Below figure can be used to find out the effective length factor (K).

Figure 9: Effect length factor – K

In addition to the buckling check, compressive stress due to the forces F1H, F2H must be less than 0.6* yield strength of the material.



Pad eye is subject ted following forces:
1) Shear force
2) Axial force
3) Normal force

The tension T should be resolved in 3d to estimate the shear force ( the force that is parallel to the plane), axial force ( the force that is in-line with the axis of pad eye ), normal force ( the force that is normal to the plane).


Shear stress = shear force/shear area.

Shear stresses are to be less than 0.4 times the yield stress.


Bearing stress is the contact pressure onto a body. It is given by Design load/bearing area.

Bearing stresses are to be less than 0.9 times the yield stress.


As seen earlier, Using Euler being equation we can find Bending stress s = M * I/y

Where s is Bending stress, M is the Maximum bending moment, while “I” is the second moment of area and y is the distance fro the neutral axis.

Bending stresses are to be less than 0.6 times the yield stress.

NOTE: Pad eye bore has to be compatible to the lifting shackle. For example, 20 Tonnes pad eye bore diameter should be large enough for a 20 Tonne shackle pin.


As we have seen earlier the loading on the pad eyes are multiaxial, hence there is a combination of shear and bending. Vonmisses stress gives an equivalent stress that can be used to assess the strength in multiaxial loading condition.


Offshore lifting is dynamic in nature due to the ocean waves, currents, wind forces etc. It is important to include the dynamic effects into the calculation as these can significantly influence the results.


Relative motion between the crane tip (carrying the object to be lifted) and the waves should be established. The time period of crane tip motion can be formulated as follows:

T = 2π x √((M +A33 + θ)/k)


m = mass of hoisting line per unit length [kg/m]

L = length of hoisting line [m]

M = mass of object in air [kg]

A33 = heave added mass of object [kg]

K = stiffness of hoisting system

θ = adjustment factor taking into account the effect of the mass of hoisting line and possible soft springs.

The Crane tip motion period is compared with the significant wave period and ensured both are not close to causing resonance.


All the formulae we saw earlier in this article did not account for dynamic effects. They are good to use in a static condition (still water condition). Lifting in dynamic conditions requires slight modification to the formula. All the equation has to be multiplied by a factor called dynamic amplification factor.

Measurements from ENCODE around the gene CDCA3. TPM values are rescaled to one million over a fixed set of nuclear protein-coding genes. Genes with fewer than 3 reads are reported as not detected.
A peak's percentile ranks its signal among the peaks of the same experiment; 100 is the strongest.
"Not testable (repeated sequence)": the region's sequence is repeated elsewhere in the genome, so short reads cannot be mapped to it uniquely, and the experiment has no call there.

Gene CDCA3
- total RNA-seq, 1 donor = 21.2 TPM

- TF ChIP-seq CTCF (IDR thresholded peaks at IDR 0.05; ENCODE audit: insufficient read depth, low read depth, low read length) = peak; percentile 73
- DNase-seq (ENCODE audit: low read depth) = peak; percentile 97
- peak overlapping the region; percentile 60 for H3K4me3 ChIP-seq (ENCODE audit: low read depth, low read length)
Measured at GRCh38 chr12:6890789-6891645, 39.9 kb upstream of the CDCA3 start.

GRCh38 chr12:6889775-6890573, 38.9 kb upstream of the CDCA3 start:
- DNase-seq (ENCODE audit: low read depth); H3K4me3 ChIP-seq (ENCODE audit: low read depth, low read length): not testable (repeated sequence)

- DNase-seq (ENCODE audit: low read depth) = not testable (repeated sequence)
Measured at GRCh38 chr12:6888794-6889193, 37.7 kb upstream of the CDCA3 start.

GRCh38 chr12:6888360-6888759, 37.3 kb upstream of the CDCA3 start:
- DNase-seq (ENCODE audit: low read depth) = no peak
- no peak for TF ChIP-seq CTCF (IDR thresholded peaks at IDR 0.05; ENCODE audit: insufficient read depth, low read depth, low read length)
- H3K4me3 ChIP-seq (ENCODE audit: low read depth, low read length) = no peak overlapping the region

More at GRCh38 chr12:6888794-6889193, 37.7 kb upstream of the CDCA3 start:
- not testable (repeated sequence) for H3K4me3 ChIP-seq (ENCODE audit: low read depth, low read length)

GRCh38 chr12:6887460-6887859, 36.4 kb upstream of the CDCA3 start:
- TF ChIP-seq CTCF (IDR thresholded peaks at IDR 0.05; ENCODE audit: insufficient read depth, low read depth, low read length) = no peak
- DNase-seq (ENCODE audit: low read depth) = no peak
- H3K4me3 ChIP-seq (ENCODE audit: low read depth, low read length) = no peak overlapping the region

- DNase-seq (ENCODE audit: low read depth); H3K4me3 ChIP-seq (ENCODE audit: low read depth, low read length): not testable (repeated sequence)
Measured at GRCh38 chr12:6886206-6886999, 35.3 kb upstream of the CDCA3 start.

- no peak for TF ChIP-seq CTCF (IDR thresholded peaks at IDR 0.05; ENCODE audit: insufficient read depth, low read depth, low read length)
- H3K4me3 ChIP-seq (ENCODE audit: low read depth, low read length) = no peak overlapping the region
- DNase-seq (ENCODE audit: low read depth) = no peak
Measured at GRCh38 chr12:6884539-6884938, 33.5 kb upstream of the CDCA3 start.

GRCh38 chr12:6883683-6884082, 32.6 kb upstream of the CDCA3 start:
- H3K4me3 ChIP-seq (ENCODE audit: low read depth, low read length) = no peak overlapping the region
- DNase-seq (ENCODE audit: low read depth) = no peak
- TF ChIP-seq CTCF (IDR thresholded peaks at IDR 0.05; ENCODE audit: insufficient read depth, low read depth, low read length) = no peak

Total force = Force (Static) X DAF.

Various classification societies have given recommended DAF for various scenarios which can be used in the calculations. DAF can also be established from model testing.


Bumper and guides are positioned in such a way to prevent the lifting object (for example module) to strike against any other structure or object during the lifting operation.


Load on the crane ( and lifting gears) lifting a submerged object can be evaluated by the following equation:

F(static) = Mg – ρVg.

Where M is the mass of the object.

g is acceleration due to gravity, 9.81m2/s.

ρ is the density of water.

V is the displaced volume of the submerged object.


  • Perform risk assessment prior to the lifting
  • Mooring analysis and ensure mooring lines are intact
  • Detailed lifting plan
  • The lifting zone completely cordoned off. Only authorised personnel are allowed to access the lifting zone
  • Lifting should be headed by a lifting supervisor
  • Lifting team should include: Lifting supervisor, rigger, signalman, banks man, crane operator.
  • Lifting team should be properly briefed prior to lifting
  • Clash check should be done in the lifting route( or path) and ensure no obstruction during lifting operation
  • Prior to lifting, inspect all the lifting gears and ensure they are all intact and fit for use
  • Ensure all the sea fastenings are removed from the equipment to be lifted and it is free to lift
  • In any case, no one should be under the suspended load


High speed gust wind (Before lifting)

  • Counter check on the mooring lines.
  • Add additional mooring lines as precautionary measures.
  • Hold the lifting operation until the situation is normal.

High-speed gust wind (After lifting)

  • Keep all mooring lines tensioned.
  • Tugs to push or pull to against wind force;
  • Add additional mooring lines as precautionary measures.

Mooring Line Broken

  • Deploy tugs to control the vessel movement.
  • Add additional mooring lines to control the vessel movement

Floating Crane grounded

  • Constantly monitor the hook load and vessel floating status.
  • Taking sounding over a period of time to ensure the vessel in intact.

The article gives a brief summary of offshore lifting. In addition to the topics covered (Sling geometry, Sling wire analysis, Lifting beam analysis, Pad eye analysis and Dynamic effects during lifting) in the article, mooring analysis, motion analysis does play a critical role in offshore lifting analysis. These topics are profound, hence will be dealt separately in a different article.